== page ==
When the BJP began to use its parliamentary majority won largely from the heartland States, to undermine State autonomy elsewhere, provincial elites sensed danger. The dismemberment of Jammu and Kashmir in 2019 caught many regional parties by surprise though many of them supported the move in Parliament. The TMC and DMK opposed. Within months, however, the Shiv Sena in Maharashtra parted ways with the BJP. Provincialism could break the bonding of Hindutva. The Shiv Sena and the BJP had a long ideological partnership. Those who visualise Indian politics as a duel of secularism against Hindutva may not grasp this dynamic of Maharashtra’s ruling coalition, which is held together by two platforms of regional assertion, the Sena and the Nationalist Congress Party.

In West Bengal, the anti-incumbency against the two-term TMC government was unmistakable, this year. But, a considerable segment of those voters who said the TMC was corrupt and inefficient voted for it nevertheless because they loathed the BJP. As the BJP raised the pitch, more Bengalis turned against it, and late deciding voters largely turned in favour of the TMC. In Kerala and Tamil Nadu, the BJP was a factor, despite not being a contender for power. In Kerala, the United Democratic Front and the Left Democratic Front competed to convince the electorate on who fights the BJP better. Among other factors, the winning LDF scored better on this count. In Tamil Nadu, the AIADMK, which supported the BJP’s Kashmir policy, allied with it and paid a price for doing so.

The cultural elites of Tamil Nadu, Kerala and West Bengal resist Hindutva, though Assam might be a different story. In its present form, Hindutva is incapable of negotiating with the claims of exceptionalism of these States. Friendly gestures of BJP leaders such as speaking in their languages and references to their myths and folklore, have often been counterproductive. In West Bengal, elite mobilisation against the BJP contributed to its defeat. In Assam and Bengal, the Muslims consolidated against the BJP. The determinant factor was Hindu consolidation in Assam, which did not happen in Bengal.

Slide of the Congress

The BJP’s growth in non-Hindi areas is happening at the cost of the Congress, Odisha and Telangana being examples. In West Bengal, it has replaced the Congress and the Left. Pan-Indian politics of other types are being replaced by Hindutva, while provincial politics remain strong. In fact, while the slide of the Congress continues, regional leaders who seceded from the mothership are thriving — Sharad Pawar in Maharashtra, Y.S. Jagan Mohan Reddy in Andhra Pradesh, and now Mamata Banerjee in West Bengal. Even K. Chandrashekhar Rao in Telangana can be counted as an ex-Congressman. Here again, Assam is an outlier — Chief Minister Himanta Biswa Sarma decamped from the Congress to join the BJP rather than trying to build any regional politics.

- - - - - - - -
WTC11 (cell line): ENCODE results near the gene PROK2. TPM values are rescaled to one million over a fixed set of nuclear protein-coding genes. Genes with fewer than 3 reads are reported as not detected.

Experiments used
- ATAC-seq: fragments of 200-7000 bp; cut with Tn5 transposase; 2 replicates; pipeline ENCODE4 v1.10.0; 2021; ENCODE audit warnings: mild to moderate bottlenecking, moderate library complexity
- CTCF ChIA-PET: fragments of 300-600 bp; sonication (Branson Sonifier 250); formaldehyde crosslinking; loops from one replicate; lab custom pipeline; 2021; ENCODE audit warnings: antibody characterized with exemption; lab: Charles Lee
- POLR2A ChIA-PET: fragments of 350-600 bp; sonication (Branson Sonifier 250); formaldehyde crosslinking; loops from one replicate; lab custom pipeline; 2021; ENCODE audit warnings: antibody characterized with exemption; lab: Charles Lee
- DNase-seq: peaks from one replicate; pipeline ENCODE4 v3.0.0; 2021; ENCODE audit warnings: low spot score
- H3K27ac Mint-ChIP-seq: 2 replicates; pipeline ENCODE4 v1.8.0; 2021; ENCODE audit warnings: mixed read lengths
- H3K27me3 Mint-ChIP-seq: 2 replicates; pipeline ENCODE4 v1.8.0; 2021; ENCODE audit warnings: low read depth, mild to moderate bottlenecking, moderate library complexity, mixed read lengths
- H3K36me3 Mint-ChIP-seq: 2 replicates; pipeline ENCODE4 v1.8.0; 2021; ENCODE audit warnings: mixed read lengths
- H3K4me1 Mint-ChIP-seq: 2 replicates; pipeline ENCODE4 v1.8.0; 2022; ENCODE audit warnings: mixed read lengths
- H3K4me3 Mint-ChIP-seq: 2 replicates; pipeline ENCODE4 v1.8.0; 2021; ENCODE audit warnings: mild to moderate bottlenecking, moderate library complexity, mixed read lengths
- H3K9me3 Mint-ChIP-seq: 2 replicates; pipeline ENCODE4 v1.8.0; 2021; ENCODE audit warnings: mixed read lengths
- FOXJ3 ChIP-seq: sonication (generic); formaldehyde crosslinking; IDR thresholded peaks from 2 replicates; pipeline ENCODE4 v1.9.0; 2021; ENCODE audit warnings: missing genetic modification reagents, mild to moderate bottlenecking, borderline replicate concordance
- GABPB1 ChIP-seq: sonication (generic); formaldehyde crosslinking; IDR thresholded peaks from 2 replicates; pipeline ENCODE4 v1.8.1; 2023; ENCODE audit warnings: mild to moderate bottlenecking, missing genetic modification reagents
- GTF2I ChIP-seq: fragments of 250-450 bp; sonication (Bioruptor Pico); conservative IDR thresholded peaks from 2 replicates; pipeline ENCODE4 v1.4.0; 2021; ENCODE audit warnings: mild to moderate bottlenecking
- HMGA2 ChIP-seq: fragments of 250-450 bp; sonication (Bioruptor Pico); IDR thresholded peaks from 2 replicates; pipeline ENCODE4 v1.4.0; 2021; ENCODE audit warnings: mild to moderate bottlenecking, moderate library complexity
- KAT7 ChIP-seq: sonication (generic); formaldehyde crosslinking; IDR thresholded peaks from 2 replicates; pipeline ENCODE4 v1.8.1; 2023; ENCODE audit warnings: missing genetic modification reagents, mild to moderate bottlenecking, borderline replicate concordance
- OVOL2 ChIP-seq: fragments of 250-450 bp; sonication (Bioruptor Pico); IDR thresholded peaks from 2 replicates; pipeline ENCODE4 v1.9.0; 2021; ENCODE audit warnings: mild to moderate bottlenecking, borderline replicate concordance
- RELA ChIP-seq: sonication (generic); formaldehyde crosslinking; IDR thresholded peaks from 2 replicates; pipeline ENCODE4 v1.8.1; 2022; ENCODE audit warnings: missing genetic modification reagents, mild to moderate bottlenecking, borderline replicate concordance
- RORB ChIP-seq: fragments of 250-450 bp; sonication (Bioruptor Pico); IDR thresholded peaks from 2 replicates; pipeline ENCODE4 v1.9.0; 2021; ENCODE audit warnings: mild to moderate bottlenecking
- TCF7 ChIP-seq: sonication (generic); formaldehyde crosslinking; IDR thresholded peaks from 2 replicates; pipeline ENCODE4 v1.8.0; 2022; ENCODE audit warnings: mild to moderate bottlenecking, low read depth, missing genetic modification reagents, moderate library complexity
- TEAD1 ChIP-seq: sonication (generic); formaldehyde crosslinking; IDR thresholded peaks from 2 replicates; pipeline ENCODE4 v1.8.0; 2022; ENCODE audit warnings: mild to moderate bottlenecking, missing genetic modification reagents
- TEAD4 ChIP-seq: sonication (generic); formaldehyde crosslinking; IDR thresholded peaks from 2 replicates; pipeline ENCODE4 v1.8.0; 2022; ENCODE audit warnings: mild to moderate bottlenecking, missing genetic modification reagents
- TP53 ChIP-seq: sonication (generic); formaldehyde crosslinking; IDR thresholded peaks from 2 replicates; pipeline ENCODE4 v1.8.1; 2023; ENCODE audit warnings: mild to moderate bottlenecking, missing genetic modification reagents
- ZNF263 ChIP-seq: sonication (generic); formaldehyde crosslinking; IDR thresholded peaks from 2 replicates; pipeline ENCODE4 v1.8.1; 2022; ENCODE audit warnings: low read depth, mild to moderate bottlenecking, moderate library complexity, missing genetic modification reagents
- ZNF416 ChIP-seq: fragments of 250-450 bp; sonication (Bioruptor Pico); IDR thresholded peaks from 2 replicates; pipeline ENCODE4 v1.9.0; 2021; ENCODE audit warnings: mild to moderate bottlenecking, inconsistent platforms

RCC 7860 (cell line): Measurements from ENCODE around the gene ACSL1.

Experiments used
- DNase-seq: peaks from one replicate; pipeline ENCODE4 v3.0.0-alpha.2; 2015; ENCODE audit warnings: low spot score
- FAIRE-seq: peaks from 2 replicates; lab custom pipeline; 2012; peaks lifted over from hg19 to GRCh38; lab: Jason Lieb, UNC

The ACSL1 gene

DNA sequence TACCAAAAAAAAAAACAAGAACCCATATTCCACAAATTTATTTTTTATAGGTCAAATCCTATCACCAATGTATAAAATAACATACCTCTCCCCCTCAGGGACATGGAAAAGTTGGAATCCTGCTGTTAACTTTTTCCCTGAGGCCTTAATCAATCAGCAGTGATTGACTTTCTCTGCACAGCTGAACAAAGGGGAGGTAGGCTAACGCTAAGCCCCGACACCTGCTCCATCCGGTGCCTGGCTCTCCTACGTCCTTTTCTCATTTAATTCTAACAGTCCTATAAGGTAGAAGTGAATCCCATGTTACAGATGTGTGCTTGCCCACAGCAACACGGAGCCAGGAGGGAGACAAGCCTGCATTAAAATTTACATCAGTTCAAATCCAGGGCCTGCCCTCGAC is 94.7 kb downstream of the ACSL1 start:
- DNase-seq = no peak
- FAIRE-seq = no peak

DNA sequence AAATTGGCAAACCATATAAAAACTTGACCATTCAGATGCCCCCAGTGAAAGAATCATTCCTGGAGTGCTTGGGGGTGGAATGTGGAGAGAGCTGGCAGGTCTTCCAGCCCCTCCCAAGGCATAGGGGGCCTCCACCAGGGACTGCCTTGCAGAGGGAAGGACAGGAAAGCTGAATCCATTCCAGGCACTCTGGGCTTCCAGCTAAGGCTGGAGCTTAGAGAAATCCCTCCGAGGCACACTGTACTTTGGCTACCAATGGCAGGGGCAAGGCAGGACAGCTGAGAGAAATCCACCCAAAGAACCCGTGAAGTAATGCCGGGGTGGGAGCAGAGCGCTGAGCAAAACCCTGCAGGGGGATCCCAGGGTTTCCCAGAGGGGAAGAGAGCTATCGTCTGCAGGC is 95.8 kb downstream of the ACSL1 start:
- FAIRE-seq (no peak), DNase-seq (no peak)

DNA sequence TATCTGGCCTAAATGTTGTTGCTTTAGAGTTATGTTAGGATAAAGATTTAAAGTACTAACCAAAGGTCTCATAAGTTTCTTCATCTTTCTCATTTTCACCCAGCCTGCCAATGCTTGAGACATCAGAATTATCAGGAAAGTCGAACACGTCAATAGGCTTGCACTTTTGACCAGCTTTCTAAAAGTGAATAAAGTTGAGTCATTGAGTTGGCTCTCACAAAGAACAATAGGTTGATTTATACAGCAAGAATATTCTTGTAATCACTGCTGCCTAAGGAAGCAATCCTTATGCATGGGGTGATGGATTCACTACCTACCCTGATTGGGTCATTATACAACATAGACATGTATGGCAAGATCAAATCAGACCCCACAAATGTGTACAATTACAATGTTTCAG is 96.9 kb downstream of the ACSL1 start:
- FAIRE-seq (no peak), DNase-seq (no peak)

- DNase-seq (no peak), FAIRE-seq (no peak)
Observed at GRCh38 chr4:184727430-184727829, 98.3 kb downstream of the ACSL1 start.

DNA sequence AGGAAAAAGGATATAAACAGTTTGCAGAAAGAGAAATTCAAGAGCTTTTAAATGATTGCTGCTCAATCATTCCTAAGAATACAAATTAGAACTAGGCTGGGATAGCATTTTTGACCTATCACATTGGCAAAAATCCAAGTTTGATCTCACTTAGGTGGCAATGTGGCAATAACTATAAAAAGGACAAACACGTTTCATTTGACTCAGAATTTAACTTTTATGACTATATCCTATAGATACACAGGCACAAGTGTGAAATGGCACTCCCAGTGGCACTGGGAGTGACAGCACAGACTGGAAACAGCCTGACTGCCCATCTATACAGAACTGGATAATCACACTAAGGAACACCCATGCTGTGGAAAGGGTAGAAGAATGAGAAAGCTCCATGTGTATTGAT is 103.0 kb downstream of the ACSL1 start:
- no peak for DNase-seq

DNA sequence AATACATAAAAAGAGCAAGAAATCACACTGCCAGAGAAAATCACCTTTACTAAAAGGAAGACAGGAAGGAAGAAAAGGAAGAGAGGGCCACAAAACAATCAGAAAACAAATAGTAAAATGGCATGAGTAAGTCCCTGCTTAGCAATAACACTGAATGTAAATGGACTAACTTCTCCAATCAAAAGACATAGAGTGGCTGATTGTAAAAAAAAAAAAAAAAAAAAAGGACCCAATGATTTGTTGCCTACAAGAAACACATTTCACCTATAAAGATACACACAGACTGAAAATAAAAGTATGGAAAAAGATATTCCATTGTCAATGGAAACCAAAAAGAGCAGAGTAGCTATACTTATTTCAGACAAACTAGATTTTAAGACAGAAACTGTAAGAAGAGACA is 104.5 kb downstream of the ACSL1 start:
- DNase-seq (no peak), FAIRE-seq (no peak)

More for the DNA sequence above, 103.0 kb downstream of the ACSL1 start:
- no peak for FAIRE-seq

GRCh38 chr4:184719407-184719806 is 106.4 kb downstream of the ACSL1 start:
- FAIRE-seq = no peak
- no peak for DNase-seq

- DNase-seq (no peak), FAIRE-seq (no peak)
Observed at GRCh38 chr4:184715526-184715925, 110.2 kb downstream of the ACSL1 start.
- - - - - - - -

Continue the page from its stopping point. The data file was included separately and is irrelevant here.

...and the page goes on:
Provincialism within the Congress cannot have the same potency as autonomous outfits. In Assam, the Congress tried to appropriate Assamese sentiments but failed. In Karnataka, former Congress Chief Minister Siddaramaiah sought to add Kannada pride as a component of the party’s politics. Tolerance of sub-nationalisms within an overarching Indian nationalism has been the familiar strategy of Congress politics for long. The BJP has appropriated that framework, with additional Hindutva characteristics. What makes Hindutva more effective is its conception of a pan-India enemy alongside a pan-India unifier, both defined in terms of religion.

If the West Bengal results, alongside the experiment of the Maharashtra Vikas Aghadi, is proof that provincialism is a bulwark against Hindutva, the Assam result is proof that there is nothing inevitable about it. The BJP customised itself for Assam, carried out local recruitment and built a politics that has endured for two Lok Sabha and two Assembly elections. The BJP’s capacity to adapt to regional particularities, however, remains limited.

A cultural mapping project proposed in 2015 is now all but dead

The official boasting about India being a cultural powerhouse rapidly disintegrates when you examine facts. An online resource for arts and culture, Sahapedia, recently ran the budget numbers for the Ministry of Culture (MoC) and the figures are appalling. While allocations for culture have been marginal at best over the last decade, they have declined in the last five years, now standing at a mere 0.07% of the Budget. For 2021-22, the budget for the MoC is just Rs. 2,688 crore, with another Rs. 4 crore accruing from indirect allocations to other ministries. If one were to make a vulgar comparison, one Rafale jet costs Rs. 1,670 crore. So, the annual budget of the MoC — which runs three Akademis, 70-odd museums, three national galleries, several national libraries and archives, cultural institutions of the size of the National School of Drama and Kalakshetra, zonal cultural centres, and more — equals 1.5 Rafales.